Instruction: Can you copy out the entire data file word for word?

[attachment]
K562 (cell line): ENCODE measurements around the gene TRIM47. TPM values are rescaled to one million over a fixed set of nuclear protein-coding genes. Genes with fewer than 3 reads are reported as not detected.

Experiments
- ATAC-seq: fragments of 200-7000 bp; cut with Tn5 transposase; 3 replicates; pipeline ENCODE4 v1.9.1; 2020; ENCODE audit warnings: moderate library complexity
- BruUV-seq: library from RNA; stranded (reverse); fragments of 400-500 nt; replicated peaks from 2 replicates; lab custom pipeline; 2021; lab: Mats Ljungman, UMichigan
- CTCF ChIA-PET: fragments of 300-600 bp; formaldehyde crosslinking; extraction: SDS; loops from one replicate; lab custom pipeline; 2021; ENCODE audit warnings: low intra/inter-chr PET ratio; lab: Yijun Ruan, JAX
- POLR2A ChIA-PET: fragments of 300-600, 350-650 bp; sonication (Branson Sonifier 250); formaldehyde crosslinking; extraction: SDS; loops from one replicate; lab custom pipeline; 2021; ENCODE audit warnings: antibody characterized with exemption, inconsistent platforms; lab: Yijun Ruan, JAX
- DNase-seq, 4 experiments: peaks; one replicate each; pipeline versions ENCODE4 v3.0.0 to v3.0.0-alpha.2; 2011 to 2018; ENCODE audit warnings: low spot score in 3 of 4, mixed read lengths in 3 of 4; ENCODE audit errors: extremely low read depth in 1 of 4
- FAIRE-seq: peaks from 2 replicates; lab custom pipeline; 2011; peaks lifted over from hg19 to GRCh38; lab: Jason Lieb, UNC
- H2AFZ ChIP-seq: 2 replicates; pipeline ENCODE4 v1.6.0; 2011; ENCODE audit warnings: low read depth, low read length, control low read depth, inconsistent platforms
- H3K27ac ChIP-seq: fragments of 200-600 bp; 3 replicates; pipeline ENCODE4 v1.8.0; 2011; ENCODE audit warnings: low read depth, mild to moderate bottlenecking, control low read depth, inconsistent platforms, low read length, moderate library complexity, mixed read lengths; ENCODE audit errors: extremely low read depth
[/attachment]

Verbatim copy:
K562 (cell line): ENCODE measurements around the gene TRIM47. TPM values are rescaled to one million over a fixed set of nuclear protein-coding genes. Genes with fewer than 3 reads are reported as not detected.

Experiments
- ATAC-seq: fragments of 200-7000 bp; cut with Tn5 transposase; 3 replicates; pipeline ENCODE4 v1.9.1; 2020; ENCODE audit warnings: moderate library complexity
- BruUV-seq: library from RNA; stranded (reverse); fragments of 400-500 nt; replicated peaks from 2 replicates; lab custom pipeline; 2021; lab: Mats Ljungman, UMichigan
- CTCF ChIA-PET: fragments of 300-600 bp; formaldehyde crosslinking; extraction: SDS; loops from one replicate; lab custom pipeline; 2021; ENCODE audit warnings: low intra/inter-chr PET ratio; lab: Yijun Ruan, JAX
- POLR2A ChIA-PET: fragments of 300-600, 350-650 bp; sonication (Branson Sonifier 250); formaldehyde crosslinking; extraction: SDS; loops from one replicate; lab custom pipeline; 2021; ENCODE audit warnings: antibody characterized with exemption, inconsistent platforms; lab: Yijun Ruan, JAX
- DNase-seq, 4 experiments: peaks; one replicate each; pipeline versions ENCODE4 v3.0.0 to v3.0.0-alpha.2; 2011 to 2018; ENCODE audit warnings: low spot score in 3 of 4, mixed read lengths in 3 of 4; ENCODE audit errors: extremely low read depth in 1 of 4
- FAIRE-seq: peaks from 2 replicates; lab custom pipeline; 2011; peaks lifted over from hg19 to GRCh38; lab: Jason Lieb, UNC
- H2AFZ ChIP-seq: 2 replicates; pipeline ENCODE4 v1.6.0; 2011; ENCODE audit warnings: low read depth, low read length, control low read depth, inconsistent platforms
- H3K27ac ChIP-seq: fragments of 200-600 bp; 3 replicates; pipeline ENCODE4 v1.8.0; 2011; ENCODE audit warnings: low read depth, mild to moderate bottlenecking, control low read depth, inconsistent platforms, low read length, moderate library complexity, mixed read lengths; ENCODE audit errors: extremely low read depth